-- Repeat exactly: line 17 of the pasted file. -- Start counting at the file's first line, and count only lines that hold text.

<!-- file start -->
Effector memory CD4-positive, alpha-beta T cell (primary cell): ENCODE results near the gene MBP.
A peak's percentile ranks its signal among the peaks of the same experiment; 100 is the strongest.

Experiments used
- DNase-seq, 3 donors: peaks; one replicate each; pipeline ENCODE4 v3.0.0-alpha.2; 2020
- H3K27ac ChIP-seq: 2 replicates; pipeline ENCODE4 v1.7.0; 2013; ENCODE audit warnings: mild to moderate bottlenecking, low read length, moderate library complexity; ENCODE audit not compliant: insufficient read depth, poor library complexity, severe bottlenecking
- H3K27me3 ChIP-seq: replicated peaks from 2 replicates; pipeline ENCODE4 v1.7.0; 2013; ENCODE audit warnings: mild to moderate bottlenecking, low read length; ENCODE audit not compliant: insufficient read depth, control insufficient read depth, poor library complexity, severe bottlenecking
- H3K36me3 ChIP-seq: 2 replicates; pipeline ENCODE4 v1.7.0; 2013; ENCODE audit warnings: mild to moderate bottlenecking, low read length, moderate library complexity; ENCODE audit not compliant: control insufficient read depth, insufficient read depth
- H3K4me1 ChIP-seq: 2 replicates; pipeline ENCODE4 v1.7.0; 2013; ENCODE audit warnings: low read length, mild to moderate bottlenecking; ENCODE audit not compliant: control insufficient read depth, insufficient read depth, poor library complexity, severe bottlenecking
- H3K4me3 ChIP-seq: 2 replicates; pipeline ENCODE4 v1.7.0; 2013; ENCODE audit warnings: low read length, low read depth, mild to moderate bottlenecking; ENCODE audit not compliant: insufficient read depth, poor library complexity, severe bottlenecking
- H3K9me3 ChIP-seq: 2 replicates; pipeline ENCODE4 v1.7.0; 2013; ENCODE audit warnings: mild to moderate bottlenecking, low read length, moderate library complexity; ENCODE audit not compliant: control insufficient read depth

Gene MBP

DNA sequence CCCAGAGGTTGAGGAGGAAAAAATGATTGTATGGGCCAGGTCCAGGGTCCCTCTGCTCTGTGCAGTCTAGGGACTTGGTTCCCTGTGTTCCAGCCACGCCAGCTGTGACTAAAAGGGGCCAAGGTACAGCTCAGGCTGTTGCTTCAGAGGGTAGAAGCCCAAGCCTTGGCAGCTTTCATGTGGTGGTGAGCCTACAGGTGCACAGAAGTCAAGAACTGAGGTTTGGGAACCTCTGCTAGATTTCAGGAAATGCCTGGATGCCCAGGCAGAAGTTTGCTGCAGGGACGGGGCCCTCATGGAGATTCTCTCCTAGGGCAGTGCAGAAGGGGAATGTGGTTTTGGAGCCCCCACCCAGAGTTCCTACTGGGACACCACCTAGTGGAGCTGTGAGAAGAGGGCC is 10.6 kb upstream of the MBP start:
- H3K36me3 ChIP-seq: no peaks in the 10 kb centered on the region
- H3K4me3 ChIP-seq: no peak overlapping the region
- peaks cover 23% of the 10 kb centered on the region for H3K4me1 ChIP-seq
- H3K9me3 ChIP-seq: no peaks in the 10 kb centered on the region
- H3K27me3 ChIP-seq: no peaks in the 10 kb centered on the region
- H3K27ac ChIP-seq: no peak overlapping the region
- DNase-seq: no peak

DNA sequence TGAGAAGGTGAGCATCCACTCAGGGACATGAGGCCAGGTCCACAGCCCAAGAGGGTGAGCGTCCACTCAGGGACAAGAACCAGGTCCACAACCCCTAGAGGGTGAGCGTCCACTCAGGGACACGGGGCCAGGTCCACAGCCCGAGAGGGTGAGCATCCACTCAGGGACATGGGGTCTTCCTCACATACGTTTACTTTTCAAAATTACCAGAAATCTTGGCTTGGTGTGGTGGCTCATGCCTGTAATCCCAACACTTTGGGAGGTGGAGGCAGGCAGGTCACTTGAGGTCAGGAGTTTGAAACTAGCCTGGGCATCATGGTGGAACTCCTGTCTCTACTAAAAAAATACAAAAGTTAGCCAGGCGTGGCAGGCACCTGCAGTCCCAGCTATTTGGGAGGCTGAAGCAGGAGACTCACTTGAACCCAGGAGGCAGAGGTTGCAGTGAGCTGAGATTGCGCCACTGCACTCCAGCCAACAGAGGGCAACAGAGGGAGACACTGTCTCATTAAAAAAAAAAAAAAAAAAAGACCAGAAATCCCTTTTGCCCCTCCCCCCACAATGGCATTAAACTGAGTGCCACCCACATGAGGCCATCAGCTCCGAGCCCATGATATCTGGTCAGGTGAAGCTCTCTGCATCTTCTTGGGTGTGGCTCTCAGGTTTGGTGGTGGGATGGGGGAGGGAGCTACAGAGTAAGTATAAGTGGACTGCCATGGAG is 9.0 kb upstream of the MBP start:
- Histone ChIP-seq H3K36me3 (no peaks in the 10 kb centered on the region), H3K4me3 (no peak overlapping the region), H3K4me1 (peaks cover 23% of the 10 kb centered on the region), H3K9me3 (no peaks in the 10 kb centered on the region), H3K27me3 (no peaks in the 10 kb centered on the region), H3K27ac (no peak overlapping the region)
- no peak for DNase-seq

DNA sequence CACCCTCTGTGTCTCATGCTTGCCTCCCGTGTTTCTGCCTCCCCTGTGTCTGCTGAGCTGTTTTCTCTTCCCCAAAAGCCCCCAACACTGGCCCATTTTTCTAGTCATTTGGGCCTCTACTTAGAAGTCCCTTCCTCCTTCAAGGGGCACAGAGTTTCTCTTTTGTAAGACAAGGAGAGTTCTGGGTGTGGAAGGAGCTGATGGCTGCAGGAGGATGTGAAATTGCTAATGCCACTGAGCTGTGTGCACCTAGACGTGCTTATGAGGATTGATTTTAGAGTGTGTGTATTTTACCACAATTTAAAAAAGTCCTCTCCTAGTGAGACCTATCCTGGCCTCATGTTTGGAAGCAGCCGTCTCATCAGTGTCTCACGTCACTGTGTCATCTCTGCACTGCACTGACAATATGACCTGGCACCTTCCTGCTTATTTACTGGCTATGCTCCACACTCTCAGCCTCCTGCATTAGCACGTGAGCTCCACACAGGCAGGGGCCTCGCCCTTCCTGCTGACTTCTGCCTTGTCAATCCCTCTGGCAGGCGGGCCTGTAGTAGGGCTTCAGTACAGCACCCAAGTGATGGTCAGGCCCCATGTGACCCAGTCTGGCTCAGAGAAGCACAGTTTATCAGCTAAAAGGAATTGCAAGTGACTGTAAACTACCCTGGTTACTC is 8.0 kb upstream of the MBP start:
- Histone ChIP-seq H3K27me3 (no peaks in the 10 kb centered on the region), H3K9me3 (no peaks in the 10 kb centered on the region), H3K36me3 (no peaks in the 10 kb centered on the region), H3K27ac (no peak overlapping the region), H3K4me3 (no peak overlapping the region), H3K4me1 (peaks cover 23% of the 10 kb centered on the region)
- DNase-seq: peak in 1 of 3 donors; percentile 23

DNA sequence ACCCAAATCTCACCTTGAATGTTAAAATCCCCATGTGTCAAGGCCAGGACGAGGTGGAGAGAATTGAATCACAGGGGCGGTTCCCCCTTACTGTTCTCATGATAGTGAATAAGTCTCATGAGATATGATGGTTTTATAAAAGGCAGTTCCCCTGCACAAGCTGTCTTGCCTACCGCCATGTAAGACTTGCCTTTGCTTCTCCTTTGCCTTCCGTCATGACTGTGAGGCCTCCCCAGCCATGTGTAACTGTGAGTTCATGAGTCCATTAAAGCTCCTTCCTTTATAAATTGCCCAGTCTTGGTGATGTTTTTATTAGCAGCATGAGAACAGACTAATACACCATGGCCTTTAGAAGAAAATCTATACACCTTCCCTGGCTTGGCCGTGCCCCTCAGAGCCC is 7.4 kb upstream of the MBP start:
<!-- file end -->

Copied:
- H3K27me3 ChIP-seq: no peaks in the 10 kb centered on the region